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Cybersecurity Rises To Surface Of Maritime Industry Concerns


Cynthia Hudson founded what would become the global maritime risk consultancy HudsonAnalytix in 1986, long before cybersecurity was a buzzword.

The Camden, New Jersey-headquartered company has evolved over the years to include HudsonMarine, HudsonSystems and HudsonTrident, offices in San Diego, Greece and Italy, as well as a HudsonCyber unit, launched in 2016.

Speaking at this fall's conference of the Women's International Shipping & Trading Association (WISTA) in the Cayman Islands, Hudson said the company she leads as CEO "overall is focused on risk in the maritime space and trying to find solutions, whether those are services or technology, to provide insight and support to vessel owners, ports and terminals."

Hudson, president of the WISTA Delaware River and Bay chapter, said addressing cyber risk requires "an A-to-Z point of view, what happens from the assessment point all the way to what happens should there be an unfortunate cyber breach."

To gain that broad perspective, HudsonCyber and Aon announced in late April that they were partnering to provide cybersecurity capability assessment, integrated cyber breach response and mitigation support to the global maritime community.

Aon was selected as a partner because it has "what we consider a best-of-breed response and remediation house," Hudson said. "We will be able to provide a technical arm for a cyber response, not only the consultative and management arm, which we're already doing, but actually the response arm all around the world."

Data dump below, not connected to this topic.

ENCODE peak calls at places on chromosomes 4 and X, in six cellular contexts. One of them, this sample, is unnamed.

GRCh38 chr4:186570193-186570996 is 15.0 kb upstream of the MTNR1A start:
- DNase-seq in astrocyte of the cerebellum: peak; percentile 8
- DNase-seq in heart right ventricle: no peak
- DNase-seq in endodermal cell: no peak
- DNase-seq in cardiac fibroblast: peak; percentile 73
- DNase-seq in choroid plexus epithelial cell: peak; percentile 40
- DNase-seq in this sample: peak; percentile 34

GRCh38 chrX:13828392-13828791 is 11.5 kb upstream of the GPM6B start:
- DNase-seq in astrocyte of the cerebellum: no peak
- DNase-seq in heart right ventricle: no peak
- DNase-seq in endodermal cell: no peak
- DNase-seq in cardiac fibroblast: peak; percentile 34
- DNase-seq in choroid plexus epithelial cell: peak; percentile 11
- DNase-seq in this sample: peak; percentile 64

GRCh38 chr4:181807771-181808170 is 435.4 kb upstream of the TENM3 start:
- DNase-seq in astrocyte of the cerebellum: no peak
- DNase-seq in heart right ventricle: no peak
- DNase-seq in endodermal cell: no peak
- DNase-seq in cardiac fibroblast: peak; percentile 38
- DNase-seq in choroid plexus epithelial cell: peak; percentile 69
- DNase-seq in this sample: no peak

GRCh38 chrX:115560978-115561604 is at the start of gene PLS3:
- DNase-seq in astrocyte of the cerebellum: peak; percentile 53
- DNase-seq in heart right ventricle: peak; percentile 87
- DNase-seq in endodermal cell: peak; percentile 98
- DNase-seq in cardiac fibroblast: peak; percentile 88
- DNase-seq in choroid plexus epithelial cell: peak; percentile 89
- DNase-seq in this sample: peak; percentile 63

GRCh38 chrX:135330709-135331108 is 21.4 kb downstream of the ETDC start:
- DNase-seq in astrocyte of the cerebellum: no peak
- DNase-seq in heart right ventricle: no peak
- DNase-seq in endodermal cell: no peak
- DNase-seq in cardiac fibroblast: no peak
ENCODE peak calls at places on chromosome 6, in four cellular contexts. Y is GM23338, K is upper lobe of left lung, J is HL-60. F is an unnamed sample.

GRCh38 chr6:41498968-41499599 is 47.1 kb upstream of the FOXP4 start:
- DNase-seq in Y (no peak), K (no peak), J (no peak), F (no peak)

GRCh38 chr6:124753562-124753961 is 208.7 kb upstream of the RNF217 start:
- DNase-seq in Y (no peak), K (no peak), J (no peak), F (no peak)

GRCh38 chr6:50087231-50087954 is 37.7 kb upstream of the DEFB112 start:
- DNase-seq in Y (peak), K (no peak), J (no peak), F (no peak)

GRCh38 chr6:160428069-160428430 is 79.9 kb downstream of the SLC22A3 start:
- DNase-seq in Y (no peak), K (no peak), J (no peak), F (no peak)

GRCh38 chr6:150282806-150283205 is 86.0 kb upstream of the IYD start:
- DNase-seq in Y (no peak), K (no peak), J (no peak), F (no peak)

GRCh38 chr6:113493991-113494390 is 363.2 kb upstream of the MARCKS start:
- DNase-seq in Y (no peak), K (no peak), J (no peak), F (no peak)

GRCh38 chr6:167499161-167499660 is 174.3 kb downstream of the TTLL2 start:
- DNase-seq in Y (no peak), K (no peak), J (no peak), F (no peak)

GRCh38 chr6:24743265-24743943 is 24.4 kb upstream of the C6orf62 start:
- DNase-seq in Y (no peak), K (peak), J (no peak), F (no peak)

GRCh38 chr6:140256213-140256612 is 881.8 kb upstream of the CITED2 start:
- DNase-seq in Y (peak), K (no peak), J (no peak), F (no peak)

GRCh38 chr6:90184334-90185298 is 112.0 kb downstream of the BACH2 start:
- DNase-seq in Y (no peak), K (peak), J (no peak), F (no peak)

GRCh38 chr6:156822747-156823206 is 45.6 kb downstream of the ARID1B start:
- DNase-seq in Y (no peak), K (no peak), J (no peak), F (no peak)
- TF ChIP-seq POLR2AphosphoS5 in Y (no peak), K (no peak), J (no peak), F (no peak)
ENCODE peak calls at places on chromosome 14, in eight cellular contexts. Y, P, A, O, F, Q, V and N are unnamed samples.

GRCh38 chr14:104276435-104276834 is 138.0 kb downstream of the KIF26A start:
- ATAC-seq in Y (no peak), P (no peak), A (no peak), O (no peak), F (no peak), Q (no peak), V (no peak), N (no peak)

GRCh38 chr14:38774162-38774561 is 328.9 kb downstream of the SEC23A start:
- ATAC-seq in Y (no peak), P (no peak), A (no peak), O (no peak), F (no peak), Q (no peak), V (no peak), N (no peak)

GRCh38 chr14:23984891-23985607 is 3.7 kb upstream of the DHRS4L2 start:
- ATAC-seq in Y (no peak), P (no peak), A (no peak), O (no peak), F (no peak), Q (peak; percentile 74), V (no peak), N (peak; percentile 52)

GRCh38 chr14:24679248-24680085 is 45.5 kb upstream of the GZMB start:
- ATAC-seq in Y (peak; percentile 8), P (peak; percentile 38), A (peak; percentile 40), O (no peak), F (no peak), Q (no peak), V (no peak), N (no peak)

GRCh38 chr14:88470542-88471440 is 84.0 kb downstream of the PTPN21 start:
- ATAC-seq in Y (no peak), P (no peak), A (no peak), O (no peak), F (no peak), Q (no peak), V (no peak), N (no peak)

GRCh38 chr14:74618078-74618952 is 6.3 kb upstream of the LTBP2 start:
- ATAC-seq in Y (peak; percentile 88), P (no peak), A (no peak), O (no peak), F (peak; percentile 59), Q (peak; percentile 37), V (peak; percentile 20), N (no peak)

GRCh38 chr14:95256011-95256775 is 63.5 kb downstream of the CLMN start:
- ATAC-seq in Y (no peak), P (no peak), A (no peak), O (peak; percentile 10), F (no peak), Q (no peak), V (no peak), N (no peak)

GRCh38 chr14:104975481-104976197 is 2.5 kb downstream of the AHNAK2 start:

The partnership "hopefully will lead to insurance policies and products," which are beginning to become available in the maritime industry, Hudson said. "I understand there's something coming — or has come — out of Shoreline. There is something with Norwegian Hull. There is something with two clubs that we're aware of that announced specific policies. So there are many, many options, but we feel this is an A-to-Z model. Let's figure out the risk and then let's figure out what to do if an unfortunate event happens and then let's figure out how we can insure the gap between what we can sustain and what our loss is."

Hudson illustrated the need for risk assessment by providing examples of cyberattacks in the global maritime industry:

  • An August 2011 cyberattack on the Islamic Republic of Iran Shipping Lines (IRISL) caused "a complete business interruption from A to Z," Hudson said.
  • At the Port of Antwerp between 2011 and 2013, drug traffickers were responsible for what Hudson called "a situation where data was encrypted and it was used in order to take over an ecosystem, delivering illicit cargo through containers and even all the way through the port system."
  • Maersk said a 2017 cyberattack cost it $350 million. "I think maybe it's double, but I don't have the insight," she said. "It was a very, very big incident. It was not just ships, it was terminals, their entire organization."